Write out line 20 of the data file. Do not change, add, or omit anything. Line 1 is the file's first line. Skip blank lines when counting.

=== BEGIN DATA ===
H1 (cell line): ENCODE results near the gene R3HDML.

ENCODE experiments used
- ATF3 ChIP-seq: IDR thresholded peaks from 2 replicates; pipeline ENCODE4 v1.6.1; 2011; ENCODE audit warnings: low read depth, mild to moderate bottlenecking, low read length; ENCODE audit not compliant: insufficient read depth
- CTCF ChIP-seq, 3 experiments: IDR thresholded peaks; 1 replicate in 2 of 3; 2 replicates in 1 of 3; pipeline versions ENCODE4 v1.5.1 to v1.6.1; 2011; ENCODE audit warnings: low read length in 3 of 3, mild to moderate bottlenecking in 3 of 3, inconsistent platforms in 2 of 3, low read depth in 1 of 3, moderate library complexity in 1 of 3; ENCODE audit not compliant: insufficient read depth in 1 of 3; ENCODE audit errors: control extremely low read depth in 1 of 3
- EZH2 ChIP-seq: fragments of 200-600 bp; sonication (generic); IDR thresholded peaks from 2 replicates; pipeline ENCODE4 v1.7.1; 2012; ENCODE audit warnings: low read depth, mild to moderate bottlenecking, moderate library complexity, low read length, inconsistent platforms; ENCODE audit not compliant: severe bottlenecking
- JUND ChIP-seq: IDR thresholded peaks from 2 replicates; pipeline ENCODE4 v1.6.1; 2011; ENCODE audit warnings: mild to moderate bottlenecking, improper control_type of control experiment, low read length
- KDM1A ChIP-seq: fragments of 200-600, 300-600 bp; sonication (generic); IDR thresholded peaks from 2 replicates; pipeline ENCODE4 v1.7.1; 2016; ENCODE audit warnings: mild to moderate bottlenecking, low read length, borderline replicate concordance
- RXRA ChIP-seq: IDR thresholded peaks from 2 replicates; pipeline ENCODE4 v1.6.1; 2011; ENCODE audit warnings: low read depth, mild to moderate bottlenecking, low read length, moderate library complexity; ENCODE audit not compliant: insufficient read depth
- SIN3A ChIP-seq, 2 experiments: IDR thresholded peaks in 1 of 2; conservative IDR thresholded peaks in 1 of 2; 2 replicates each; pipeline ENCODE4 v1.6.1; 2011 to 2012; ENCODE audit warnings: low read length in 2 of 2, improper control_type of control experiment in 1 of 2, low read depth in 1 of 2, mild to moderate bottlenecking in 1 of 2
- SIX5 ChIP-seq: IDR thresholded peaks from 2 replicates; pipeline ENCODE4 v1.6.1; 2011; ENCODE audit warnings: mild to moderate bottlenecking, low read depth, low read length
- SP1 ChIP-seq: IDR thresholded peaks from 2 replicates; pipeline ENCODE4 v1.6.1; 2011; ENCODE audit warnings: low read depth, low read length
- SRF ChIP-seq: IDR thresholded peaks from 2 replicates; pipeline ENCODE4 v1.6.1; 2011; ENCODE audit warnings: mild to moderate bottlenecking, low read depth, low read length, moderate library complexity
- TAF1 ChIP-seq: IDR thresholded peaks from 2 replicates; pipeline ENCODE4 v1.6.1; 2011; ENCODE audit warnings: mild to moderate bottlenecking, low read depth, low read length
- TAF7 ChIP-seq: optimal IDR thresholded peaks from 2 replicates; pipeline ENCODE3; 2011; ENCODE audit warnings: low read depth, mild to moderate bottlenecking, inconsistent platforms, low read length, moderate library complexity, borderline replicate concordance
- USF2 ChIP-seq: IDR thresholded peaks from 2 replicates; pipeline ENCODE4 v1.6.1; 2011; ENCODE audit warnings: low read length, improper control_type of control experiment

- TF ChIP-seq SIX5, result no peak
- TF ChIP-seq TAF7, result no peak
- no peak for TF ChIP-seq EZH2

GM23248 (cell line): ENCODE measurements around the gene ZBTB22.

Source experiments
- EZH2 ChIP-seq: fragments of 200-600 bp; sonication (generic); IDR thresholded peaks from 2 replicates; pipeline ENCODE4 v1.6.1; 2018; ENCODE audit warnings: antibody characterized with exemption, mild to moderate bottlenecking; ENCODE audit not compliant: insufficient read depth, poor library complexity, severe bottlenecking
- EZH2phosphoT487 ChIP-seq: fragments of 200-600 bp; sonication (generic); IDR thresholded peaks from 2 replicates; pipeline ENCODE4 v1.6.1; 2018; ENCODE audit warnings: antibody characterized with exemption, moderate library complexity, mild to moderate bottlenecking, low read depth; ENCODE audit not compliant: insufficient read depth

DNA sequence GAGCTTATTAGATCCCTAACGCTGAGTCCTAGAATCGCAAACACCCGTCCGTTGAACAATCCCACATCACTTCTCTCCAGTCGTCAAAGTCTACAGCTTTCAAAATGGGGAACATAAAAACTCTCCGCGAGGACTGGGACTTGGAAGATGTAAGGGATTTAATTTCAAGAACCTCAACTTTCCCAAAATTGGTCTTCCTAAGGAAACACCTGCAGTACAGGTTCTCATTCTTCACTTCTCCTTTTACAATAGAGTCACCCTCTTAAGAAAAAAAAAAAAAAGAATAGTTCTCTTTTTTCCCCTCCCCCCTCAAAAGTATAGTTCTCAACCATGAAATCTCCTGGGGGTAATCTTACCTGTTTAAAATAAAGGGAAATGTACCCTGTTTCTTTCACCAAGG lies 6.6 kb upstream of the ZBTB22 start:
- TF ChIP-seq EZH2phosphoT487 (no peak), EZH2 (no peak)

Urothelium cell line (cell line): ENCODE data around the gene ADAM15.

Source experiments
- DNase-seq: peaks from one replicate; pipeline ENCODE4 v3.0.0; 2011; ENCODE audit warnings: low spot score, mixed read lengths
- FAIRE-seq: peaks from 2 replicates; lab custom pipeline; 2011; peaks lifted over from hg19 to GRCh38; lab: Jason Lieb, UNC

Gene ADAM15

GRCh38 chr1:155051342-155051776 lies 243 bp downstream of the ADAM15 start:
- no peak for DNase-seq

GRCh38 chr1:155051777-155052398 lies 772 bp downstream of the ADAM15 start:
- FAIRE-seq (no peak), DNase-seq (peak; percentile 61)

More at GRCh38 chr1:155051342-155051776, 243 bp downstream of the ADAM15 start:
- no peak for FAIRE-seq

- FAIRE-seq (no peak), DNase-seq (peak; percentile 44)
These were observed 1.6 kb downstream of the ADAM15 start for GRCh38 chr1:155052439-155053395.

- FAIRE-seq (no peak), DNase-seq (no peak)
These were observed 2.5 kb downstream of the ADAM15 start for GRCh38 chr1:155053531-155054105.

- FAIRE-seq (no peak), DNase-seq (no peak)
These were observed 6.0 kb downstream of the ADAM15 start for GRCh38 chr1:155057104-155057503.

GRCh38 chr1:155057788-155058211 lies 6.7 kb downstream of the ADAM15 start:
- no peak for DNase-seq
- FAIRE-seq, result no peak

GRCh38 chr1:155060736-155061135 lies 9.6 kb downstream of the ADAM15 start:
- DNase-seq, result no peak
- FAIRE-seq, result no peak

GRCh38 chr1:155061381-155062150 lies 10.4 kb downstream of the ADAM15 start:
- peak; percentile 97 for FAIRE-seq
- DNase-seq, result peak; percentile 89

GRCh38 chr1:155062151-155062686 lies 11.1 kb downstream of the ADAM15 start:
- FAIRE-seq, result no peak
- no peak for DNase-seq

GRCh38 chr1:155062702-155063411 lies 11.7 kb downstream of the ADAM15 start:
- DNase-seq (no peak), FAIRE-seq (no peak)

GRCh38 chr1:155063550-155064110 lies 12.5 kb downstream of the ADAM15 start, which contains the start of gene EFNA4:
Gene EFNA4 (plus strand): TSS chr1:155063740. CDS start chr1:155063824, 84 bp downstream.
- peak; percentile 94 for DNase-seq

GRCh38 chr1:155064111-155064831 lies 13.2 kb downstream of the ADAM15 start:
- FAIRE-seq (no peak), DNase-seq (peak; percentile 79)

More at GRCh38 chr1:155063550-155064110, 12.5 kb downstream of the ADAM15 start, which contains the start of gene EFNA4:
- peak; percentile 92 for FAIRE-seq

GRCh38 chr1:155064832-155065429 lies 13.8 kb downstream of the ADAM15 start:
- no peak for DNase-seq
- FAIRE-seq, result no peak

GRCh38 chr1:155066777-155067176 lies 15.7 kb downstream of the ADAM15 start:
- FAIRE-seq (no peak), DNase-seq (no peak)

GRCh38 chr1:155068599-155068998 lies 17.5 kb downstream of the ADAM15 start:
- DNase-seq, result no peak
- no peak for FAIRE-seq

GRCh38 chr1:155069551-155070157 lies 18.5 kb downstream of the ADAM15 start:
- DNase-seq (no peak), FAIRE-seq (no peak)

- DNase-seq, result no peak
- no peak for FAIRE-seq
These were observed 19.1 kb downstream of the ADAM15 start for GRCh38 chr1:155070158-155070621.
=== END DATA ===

Source experiments